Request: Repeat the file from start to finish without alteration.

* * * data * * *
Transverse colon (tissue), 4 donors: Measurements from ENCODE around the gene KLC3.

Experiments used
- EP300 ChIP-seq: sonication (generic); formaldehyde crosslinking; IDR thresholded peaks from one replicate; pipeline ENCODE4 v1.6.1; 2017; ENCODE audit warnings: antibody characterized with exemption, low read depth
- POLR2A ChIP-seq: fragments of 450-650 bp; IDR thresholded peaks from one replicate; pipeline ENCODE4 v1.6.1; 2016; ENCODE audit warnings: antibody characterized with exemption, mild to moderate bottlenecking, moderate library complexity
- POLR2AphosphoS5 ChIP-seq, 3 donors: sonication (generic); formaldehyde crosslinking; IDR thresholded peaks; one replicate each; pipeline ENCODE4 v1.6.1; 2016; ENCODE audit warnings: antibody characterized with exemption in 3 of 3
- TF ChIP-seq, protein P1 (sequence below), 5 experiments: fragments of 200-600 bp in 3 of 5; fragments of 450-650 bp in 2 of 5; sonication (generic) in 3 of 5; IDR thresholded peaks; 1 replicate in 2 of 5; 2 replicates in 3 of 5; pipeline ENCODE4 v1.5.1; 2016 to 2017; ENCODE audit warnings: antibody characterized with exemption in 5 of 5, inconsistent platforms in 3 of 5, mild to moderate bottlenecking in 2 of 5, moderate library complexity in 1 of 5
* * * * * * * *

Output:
Transverse colon (tissue), 4 donors: Measurements from ENCODE around the gene KLC3.

Experiments used
- EP300 ChIP-seq: sonication (generic); formaldehyde crosslinking; IDR thresholded peaks from one replicate; pipeline ENCODE4 v1.6.1; 2017; ENCODE audit warnings: antibody characterized with exemption, low read depth
- POLR2A ChIP-seq: fragments of 450-650 bp; IDR thresholded peaks from one replicate; pipeline ENCODE4 v1.6.1; 2016; ENCODE audit warnings: antibody characterized with exemption, mild to moderate bottlenecking, moderate library complexity
- POLR2AphosphoS5 ChIP-seq, 3 donors: sonication (generic); formaldehyde crosslinking; IDR thresholded peaks; one replicate each; pipeline ENCODE4 v1.6.1; 2016; ENCODE audit warnings: antibody characterized with exemption in 3 of 3
- TF ChIP-seq, protein P1 (sequence below), 5 experiments: fragments of 200-600 bp in 3 of 5; fragments of 450-650 bp in 2 of 5; sonication (generic) in 3 of 5; IDR thresholded peaks; 1 replicate in 2 of 5; 2 replicates in 3 of 5; pipeline ENCODE4 v1.5.1; 2016 to 2017; ENCODE audit warnings: antibody characterized with exemption in 5 of 5, inconsistent platforms in 3 of 5, mild to moderate bottlenecking in 2 of 5, moderate library complexity in 1 of 5